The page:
Findings from the archaeological site of Shahr-i Sokhta in eastern Iran include a wide range of undecorated, monochrome, and polychrome ceramics with gray, red, and buff-colored bodies that date back to a period spanning from 3200 to 1800 B.C.E. Given the large number and variety of ceramics unearthed from Shahr-i Sokhta, the provenance of these wares has remained a subject of controversy. Based on compositional data obtained from quantitative wavelength dispersive X-ray fluorescence (WDXRF) spectroscopy studies and petrographic observations, findings from this study provide information that can be used to determine whether the ceramics from Shahr-i Sokhta were manufactured locally or were imported from elsewhere. We show here that the chemical components of a large group of ceramics with gray, red, and buff-colored bodies are similar to those found in local clay sources and kiln wasters, suggesting local production of these wares. However, one group of red and gray-colored wares demonstrated entirely different chemistry, suggesting a different origin. In support of the quantitative WDXRF data, petrofabric analysis of the first group of buff, gray, and red wares revealed poorly sorted basaltic clasts similar to those found randomly distributed in the matrix of local clays. By contrast, the non-local gray and red wares exhibited fine-grained clay bodies with sorted distribution of fine-grained quartz within the clay matrix.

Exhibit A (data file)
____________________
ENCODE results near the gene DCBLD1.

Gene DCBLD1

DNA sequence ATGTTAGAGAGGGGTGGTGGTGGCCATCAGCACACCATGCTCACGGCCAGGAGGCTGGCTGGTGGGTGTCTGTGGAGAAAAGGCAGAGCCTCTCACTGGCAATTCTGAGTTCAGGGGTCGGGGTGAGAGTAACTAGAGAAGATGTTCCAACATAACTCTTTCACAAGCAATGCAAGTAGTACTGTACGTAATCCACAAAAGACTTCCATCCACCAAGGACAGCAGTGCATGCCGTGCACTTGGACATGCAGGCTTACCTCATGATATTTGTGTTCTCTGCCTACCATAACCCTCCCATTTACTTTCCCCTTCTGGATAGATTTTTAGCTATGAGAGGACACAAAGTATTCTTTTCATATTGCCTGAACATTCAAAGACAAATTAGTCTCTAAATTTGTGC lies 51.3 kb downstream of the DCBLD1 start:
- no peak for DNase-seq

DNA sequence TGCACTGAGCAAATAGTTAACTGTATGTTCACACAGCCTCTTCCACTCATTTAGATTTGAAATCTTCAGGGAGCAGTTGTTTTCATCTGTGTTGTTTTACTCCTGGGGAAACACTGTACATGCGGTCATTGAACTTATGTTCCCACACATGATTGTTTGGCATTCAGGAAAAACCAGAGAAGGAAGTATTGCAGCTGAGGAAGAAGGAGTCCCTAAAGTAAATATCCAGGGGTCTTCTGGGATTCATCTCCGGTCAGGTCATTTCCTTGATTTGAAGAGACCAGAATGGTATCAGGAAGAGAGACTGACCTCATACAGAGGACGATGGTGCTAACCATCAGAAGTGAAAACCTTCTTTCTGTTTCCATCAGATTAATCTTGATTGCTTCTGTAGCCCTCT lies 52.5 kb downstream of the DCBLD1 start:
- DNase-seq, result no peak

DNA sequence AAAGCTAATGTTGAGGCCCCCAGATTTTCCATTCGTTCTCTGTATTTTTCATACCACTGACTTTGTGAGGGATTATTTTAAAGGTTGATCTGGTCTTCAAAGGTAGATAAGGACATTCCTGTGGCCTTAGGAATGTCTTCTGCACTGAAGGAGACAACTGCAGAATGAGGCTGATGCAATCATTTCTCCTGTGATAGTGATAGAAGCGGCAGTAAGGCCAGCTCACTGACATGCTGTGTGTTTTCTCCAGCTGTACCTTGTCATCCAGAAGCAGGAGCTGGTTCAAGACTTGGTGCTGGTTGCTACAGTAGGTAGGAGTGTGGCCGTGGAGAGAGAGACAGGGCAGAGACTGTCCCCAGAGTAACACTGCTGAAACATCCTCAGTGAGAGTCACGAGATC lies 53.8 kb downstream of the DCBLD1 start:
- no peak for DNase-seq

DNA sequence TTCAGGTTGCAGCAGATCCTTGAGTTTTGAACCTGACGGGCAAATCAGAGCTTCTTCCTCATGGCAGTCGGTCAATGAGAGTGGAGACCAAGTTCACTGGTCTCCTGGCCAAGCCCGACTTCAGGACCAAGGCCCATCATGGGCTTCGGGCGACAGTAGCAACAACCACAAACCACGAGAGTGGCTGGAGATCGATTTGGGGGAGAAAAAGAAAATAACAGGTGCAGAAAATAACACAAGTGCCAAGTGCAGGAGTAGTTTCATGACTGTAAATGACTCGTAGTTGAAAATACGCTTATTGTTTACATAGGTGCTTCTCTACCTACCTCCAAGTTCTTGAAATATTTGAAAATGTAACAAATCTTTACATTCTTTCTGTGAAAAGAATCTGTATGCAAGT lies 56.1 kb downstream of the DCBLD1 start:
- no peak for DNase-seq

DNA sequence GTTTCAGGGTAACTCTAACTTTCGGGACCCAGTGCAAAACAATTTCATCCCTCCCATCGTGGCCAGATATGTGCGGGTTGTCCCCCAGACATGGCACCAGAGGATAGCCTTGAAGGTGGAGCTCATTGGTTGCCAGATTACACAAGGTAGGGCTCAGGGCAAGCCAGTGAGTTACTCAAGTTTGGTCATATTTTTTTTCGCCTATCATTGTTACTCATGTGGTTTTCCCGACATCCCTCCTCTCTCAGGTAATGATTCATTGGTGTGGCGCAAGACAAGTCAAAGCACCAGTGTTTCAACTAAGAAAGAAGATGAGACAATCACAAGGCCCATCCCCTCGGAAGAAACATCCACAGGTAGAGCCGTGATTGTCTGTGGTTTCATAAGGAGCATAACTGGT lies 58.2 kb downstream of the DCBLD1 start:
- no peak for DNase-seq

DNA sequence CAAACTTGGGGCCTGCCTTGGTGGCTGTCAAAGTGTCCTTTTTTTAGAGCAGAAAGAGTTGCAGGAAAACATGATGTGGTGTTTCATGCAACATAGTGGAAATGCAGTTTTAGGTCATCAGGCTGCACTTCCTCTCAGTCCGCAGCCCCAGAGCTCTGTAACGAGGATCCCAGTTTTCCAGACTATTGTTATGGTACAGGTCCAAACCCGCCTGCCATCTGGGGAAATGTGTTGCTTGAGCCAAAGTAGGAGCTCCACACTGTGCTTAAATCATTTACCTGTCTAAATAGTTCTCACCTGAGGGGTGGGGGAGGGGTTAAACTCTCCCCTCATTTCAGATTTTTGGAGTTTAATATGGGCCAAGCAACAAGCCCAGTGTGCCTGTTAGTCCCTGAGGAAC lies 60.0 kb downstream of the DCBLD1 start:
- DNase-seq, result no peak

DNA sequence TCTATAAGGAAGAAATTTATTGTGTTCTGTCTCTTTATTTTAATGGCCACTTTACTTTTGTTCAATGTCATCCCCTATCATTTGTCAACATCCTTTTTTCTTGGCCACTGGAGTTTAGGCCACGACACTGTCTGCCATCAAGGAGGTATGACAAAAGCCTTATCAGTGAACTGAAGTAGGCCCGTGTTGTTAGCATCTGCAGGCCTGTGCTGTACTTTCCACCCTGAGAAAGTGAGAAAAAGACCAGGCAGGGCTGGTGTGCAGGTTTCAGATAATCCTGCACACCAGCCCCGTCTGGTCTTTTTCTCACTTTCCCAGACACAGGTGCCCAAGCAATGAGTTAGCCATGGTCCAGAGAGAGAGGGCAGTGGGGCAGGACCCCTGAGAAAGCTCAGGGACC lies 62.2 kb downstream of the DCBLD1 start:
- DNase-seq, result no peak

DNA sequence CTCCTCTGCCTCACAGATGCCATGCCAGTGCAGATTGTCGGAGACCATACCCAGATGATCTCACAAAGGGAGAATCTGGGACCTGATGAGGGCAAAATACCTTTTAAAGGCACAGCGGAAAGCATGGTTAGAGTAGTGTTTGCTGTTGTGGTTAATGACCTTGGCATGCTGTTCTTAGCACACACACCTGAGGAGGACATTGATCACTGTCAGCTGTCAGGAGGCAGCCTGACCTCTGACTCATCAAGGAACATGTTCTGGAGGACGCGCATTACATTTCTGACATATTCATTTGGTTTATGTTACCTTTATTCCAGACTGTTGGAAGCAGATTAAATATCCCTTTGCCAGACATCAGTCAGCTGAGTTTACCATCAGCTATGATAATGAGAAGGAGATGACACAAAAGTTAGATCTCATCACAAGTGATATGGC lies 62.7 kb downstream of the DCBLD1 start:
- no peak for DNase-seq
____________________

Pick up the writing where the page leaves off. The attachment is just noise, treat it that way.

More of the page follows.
The Bronze Age archaeological site of Shahr-i Sokhta (Burnt City) covers an area of 150 hectares in eastern Iran near the modern border of Pakistan (Fig. 1, left). The main excavated parts of the site have been identified as the “residential area” (including “central quarters,” “oriental residential area,” “burnt building,” and “monumental area”), the “industrial zone,” and the “graveyard” (Fig. 1, right). The clay-based archaeological finds from Shahr-i Sokhta include small sculptures with anthropomorphic and zoomorphic figures that were most probably used for ritual purposes and a large amount of pottery that included bowls, cups, vases, trays, and plates (Sajjadi 2005). The color of ceramic paste used by the inhabitants of Shahr-i Sokhta varied from buff-colored and gray to red (Tosi 1969; Vidale and Bennici 1995; Mugavero 2008; Sajjadi 2009; Biscione 2010; Festuccia 2011). The undecorated buff ware is believed to have been used for domestic and daily tasks, given the large number of these items that have been unearthed from the site. While many of buff ceramics are undecorated, the decorated buff ware bears simple geometric patterns with rare animal figures and vegetal motifs (Tosi 1983).